I used to think that Christmas was the happiest time of the year—the time when all your longings of the previous year would find fulfillment, when all the sadness would evaporate, when all of your blahs would culminate in inexpressible happiness. I used to think that Christmas was the joyous celebration of Christ coming and filling all of us with perfect satisfaction and contentment.
I am learning that that is not quite true. Actually, not true at all.
Christmas is perhaps the time of the year when our longings, not rather filled, are heightened. When our expectations are not rather realized, but further grown. When the ache we’ve had all year long is not rather satisfied, but ached and ached some more.
Christmas is not when Jesus comes and satisfies all our longings. Christmas is when we remember that our longings—for contentment, reunion, happy endings—aren’t enough. That anything we want for ourselves aren’t enough, because they’re too small. They are mere shadows of something more to come. Even the Baby in the manger and the Savior on the cross—as miraculous and comforting as He is, has only come in part. And the part that is left grows and grows and bores a hole bigger and bigger in our hearts … for His complete revealing.
We ache because we have tasted His love, but we want to taste more and we know that there is so much more left to be tasted. We ache because we feel the pull toward self-centeredness, self-worship, and self-darkness constantly tugging at us, toying with our fickle hearts. We ache because we see aspects of His reign in our world and in our hearts, but we want to see it with eyes of sight and not faith alone.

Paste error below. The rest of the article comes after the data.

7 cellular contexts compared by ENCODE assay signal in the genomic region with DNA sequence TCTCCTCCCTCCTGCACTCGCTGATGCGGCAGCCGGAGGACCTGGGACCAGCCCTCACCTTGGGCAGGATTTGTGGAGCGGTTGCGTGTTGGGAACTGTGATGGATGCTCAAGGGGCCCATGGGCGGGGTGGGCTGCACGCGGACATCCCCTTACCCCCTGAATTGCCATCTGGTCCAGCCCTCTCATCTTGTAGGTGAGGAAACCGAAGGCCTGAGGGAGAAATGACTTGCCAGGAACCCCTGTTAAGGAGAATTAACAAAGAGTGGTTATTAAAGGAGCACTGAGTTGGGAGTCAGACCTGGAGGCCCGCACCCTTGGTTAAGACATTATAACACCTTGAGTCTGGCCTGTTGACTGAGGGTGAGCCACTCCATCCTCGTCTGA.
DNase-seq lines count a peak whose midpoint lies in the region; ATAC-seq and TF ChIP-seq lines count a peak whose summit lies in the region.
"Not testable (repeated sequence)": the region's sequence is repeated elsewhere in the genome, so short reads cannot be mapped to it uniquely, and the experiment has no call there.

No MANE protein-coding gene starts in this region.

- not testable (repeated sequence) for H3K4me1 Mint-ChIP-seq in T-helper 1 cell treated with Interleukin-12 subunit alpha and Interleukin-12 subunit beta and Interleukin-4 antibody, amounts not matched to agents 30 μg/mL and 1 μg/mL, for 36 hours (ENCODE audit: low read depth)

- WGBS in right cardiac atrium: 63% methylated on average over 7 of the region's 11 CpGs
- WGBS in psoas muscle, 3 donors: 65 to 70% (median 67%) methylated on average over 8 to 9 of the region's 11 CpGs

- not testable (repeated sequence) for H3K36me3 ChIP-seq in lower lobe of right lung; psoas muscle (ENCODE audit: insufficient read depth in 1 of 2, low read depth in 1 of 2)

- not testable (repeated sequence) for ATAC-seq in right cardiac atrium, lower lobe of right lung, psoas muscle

We ache to see the Reigning King and Lord of love. Who has conquered every square inch of this world, every injustice, every illness. But more than anything we long to see Him conquer the final enemy: our deathly wayward hearts.
And so Christmas for me is not the time of year when I sing for pure happiness at the jingle of the bell or the coming together of family or friends or even the arrival of the baby Jesus. Christmas for me is a time is a time to sit in a bit of sadness, as my heart cries, “Come, Lord Jesus.”
Come, Thou long-expected Jesus
Born to set Thy people free
From our fears and sins release us
Let us find our rest in Thee
Israel’s strength and consolation
Hope of all the earth Thou art
Dear Desire of every nation
Joy of every longing heart
Born Thy people to deliver
Born a child and yet a King
Born to reign in us forever
Now Thy gracious kingdom bring
By Thine own eternal Spirit
Rule in all our hearts alone
By Thine all sufficient merit
Raise us to Thy glorious throne